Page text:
When is a coup not a coup? When it's "a complex and difficult issue." That was the unconvincing word from White House press secretary Jay Carney when he was asked about Egypt's latest coup. Poor Jay Carney. He may be the least credible White House press secretary since Ron Ziegler, who had the sticky job of defending the indefensible Richard Nixon as the truth closed in on his boss during the late unpleasantness known as Watergate.
When is a coup not a coup? When it's "a very fluid situation," according to State Department spokeswoman Jen Psaki, demonstrating that you can always count on Foggy Bottom to evade a question.
When is a coup not a coup? To quote the president himself, who's supposed to be a great speaker, when it's "a transition to democracy." The way dictatorship leads to freedom? That rationale sounds like a party slogan out of George Orwell's 1984." Who says our leader doesn't have a sense of irony, even if unintentional?
By now, in its eagerness to avoid calling a coup a coup, this administration has turned the English language every which way but loose. By my ringside count, it's lost three falls out of three with the language, but keeps coming back for more punishment. Rather than accept the simple meaning of a word.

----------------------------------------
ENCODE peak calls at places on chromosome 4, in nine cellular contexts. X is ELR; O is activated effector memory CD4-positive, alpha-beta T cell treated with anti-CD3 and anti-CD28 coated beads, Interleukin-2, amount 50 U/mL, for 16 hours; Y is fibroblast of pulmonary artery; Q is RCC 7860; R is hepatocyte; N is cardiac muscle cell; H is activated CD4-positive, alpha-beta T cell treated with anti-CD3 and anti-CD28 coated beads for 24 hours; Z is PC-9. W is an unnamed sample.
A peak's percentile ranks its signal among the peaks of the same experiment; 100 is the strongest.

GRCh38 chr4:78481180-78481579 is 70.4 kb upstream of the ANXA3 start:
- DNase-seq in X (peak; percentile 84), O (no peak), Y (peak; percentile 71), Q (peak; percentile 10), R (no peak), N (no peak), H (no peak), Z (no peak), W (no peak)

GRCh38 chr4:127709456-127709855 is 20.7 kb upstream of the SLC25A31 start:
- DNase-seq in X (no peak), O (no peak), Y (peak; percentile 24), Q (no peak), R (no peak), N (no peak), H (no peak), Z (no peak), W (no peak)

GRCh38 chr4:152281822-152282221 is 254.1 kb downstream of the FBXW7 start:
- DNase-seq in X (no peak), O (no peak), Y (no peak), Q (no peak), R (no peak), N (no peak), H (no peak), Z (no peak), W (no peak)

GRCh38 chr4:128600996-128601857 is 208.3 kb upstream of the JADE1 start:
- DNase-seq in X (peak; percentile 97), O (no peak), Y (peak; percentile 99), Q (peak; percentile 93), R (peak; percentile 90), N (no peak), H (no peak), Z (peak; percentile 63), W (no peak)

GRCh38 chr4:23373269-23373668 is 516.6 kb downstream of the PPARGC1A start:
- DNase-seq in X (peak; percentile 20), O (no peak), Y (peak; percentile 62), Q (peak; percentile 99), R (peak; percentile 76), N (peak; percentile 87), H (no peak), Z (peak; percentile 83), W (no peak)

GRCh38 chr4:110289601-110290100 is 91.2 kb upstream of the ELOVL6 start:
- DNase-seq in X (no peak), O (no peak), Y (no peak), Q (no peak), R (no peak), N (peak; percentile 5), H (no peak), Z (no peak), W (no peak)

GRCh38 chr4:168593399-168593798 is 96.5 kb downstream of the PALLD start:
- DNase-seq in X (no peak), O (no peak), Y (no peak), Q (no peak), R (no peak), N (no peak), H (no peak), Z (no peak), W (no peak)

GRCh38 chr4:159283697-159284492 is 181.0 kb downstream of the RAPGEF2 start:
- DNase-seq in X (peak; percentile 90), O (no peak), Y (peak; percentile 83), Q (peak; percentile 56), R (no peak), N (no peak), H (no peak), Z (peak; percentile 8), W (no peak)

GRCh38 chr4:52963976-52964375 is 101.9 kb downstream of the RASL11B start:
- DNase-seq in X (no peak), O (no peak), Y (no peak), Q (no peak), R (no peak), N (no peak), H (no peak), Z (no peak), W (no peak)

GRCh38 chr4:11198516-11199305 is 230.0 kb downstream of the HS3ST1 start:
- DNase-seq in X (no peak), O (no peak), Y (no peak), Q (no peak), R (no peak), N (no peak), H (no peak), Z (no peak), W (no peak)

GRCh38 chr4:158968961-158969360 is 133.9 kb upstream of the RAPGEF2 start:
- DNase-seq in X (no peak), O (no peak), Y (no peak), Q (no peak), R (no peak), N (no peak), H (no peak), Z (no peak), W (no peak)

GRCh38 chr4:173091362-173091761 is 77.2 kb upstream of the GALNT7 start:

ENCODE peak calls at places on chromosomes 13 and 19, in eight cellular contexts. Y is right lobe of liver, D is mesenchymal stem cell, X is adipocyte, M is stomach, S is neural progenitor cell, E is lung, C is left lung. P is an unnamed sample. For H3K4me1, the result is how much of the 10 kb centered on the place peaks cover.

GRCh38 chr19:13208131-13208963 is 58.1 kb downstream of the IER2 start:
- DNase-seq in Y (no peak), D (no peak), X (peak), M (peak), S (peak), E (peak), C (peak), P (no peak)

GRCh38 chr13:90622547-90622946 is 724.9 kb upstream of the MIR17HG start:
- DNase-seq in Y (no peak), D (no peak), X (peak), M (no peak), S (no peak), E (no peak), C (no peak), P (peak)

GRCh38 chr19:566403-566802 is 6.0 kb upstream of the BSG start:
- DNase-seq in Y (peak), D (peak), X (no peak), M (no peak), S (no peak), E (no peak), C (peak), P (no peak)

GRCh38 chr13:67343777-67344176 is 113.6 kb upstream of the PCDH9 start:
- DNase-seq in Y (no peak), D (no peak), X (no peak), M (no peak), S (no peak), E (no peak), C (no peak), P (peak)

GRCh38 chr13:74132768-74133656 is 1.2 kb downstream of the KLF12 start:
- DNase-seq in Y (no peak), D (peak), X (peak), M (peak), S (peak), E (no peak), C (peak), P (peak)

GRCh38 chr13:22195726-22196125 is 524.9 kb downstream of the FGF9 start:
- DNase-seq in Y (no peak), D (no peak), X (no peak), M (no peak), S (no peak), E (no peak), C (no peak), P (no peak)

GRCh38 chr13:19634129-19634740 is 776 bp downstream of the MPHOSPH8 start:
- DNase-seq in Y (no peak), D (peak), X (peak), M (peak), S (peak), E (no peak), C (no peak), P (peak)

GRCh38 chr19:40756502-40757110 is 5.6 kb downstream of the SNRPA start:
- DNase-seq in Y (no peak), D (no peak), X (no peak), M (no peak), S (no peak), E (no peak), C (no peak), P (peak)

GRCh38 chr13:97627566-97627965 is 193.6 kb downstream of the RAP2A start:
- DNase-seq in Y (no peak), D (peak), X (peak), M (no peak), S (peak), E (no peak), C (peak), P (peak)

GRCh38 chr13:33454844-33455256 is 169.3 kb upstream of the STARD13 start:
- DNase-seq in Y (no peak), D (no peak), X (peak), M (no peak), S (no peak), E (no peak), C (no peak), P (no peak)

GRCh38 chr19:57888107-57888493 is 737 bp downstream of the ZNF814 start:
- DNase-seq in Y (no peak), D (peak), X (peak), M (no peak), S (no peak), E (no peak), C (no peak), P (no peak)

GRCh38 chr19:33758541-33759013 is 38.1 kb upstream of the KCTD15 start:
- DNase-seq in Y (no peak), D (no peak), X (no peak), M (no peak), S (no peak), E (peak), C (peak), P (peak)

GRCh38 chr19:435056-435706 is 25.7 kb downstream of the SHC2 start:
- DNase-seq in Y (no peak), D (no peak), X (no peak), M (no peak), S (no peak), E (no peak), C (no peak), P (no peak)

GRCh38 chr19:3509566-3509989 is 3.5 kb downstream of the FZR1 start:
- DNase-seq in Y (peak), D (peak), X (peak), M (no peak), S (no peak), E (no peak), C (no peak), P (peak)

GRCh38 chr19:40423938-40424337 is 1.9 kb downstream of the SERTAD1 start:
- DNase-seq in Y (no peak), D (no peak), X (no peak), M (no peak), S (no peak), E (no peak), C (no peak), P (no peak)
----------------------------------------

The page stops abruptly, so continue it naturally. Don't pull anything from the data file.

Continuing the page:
Last week, our secretary of state was still dutifully echoing the administration's line, explaining that a coup is no coup when it's just "restoring democracy." That was John Kerry speaking during a stopover in Pakistan. Presumably with a straight face. The show, or rather farce, must go on.
Webster's defines coup as "a sudden decisive exercise of force whereby the existing government is subverted," which would seem a fairly accurate description of what happened in Egypt on July 3, 2013. But when mere reality collides with the official line, it's reality that must give way.
Why? Because if the administration admitted that a coup is a coup, then it might have to respect American law, to wit Section 508 of the Foreign Assistance Act of 1961, which decrees that no American aid shall be granted "any country whose duly elected head of government is deposed by military coup or decree." Which is what happened in Egypt. But since the administration isn't about to cut off billions in American aid to the one institution now holding Egypt together, it's had to scramble to ignore the obvious.
When the law gets in the way of this administration's desires, it doesn't try to change the law -- that would be too forthright -- but the language. So it covers the subject in verbal fog and hopes nobody will notice. Naturally, everybody does. But anything is better than acknowledging the simple truth. However obvious.